Background Vaccination of health care workers against influenza has been shown to lower mortality among elderly patients, but uptake of voluntary vaccination among health care workers remains low.
Aims Factors influencing uptake of vaccination were examined among a cross-section of health care workers based in an NHS Trust.
Methods A structured, self-administered questionnaire was mailed to a random sample of health care workers based in the acute services sector of a UK National Health Service Trust, 6 months following a voluntary immunization programme implemented as part of the Scottish Executive Health Department winter planning arrangements for 2000-2001. The programme was promoted using posters in clinical areas and a single leaflet given to all staff through a paycheck advice note.
Results Five hundred and fifty-one health care workers (53%) responded to the questionnaire and influenza vaccination was accepted by 150 (28%). The occupational health poster strongly influenced the decision to accept vaccination [odds ratio (OR) = 11.01; 95% confidence interval (CI) = 2.13-56.80; P < 0.0001]. Other significant influences included female sex (OR = 9.11; 95% CI = 1.26-65.72) and perceived risk of contracting flu without the vaccine (OR = 7.70; 95% CI = 1.44-41.05). Misconceptions regarding the purpose of the vaccination campaign were common and concern regarding possible side-effects was a deterring factor for vaccination uptake.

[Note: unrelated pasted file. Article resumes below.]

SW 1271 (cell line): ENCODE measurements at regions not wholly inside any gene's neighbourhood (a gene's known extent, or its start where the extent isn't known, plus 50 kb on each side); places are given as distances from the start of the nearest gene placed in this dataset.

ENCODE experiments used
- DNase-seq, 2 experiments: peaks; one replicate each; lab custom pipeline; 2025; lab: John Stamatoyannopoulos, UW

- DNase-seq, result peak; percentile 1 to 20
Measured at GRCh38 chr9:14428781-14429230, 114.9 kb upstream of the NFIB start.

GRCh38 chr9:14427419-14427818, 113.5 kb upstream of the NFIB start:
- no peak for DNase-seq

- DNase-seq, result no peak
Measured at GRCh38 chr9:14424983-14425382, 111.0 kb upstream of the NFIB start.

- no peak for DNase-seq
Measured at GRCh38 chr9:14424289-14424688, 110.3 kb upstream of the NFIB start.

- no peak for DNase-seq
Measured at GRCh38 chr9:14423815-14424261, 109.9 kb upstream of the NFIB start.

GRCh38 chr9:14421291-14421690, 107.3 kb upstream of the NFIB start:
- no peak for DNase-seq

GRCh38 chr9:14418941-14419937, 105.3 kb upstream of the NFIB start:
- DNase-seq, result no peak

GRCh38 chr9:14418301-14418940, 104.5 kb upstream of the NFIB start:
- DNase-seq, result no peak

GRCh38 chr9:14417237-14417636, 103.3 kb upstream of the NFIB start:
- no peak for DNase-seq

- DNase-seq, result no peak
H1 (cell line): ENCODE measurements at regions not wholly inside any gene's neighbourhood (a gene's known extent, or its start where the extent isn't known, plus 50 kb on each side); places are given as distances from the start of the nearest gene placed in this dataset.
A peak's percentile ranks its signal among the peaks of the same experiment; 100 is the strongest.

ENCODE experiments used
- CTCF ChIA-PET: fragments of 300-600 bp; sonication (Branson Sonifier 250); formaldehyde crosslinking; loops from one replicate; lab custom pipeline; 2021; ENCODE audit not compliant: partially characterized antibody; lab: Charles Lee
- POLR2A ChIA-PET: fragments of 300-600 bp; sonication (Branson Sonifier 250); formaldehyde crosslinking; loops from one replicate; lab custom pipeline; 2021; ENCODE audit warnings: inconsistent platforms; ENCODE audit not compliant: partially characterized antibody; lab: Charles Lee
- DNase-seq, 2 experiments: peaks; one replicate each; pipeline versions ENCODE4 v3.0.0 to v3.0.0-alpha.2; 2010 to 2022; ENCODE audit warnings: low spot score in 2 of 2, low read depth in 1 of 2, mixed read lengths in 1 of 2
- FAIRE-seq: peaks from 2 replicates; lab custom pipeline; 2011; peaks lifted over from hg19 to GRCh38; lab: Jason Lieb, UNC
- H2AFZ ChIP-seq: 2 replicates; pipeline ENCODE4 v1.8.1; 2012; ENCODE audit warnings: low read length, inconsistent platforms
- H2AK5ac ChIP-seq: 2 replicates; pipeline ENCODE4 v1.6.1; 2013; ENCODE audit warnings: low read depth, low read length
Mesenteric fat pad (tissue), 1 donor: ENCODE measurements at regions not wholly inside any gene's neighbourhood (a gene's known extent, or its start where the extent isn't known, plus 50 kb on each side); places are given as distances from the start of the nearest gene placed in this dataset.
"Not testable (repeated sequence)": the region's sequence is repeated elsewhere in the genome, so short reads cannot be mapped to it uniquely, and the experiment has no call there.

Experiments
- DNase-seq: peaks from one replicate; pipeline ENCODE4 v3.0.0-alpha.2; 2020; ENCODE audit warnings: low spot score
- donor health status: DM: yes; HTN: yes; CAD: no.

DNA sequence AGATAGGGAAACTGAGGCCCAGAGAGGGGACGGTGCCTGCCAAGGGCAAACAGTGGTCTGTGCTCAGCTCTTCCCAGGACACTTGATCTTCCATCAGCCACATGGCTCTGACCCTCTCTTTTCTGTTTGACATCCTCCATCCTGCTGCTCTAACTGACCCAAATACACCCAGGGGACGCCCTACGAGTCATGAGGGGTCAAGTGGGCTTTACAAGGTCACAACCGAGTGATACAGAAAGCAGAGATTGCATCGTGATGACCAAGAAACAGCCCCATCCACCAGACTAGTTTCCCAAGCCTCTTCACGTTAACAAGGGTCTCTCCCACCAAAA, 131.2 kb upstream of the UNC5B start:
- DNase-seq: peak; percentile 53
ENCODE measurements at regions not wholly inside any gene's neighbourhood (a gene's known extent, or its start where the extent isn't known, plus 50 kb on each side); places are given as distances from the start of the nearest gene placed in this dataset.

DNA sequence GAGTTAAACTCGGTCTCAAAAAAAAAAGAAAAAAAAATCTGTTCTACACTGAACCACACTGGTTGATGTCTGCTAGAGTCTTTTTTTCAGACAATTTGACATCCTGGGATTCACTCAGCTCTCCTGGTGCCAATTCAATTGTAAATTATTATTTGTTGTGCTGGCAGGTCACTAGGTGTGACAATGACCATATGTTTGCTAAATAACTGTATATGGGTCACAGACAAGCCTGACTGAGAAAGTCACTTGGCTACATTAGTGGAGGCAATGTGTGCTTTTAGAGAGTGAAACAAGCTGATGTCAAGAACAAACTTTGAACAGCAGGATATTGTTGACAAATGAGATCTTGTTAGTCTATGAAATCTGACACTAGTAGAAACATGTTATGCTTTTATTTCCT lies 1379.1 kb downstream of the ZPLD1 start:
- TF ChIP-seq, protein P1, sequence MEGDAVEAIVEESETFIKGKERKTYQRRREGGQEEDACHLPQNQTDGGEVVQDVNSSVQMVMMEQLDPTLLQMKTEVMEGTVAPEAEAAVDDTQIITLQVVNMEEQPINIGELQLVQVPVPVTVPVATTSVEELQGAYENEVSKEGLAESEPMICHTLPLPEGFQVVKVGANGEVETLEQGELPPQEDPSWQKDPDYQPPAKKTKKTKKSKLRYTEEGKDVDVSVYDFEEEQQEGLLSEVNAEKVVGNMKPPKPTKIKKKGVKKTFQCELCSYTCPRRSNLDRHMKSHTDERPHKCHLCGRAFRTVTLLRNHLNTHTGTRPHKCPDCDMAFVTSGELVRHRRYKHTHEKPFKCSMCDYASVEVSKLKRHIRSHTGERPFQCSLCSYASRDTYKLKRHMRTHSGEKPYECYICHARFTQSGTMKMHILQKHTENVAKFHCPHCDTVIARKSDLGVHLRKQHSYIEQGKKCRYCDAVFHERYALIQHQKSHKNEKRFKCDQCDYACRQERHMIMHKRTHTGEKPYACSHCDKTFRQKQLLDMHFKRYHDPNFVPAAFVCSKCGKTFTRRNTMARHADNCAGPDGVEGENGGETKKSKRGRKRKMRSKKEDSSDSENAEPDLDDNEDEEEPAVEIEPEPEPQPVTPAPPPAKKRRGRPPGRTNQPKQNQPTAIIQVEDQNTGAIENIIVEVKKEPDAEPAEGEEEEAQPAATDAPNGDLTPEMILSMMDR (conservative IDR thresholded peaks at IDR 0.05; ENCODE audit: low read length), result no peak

Conclusion Our study showed that visual material displayed throughout the workplace strongly influenced the acceptance of influenza vaccination. Future campaigns should also emphasize the positive benefits to patients of health care worker immunization, with readily accessible information regarding side-effects available from all sources.
- health care workers
- RANDOMIZED CONTROLLED-TRIAL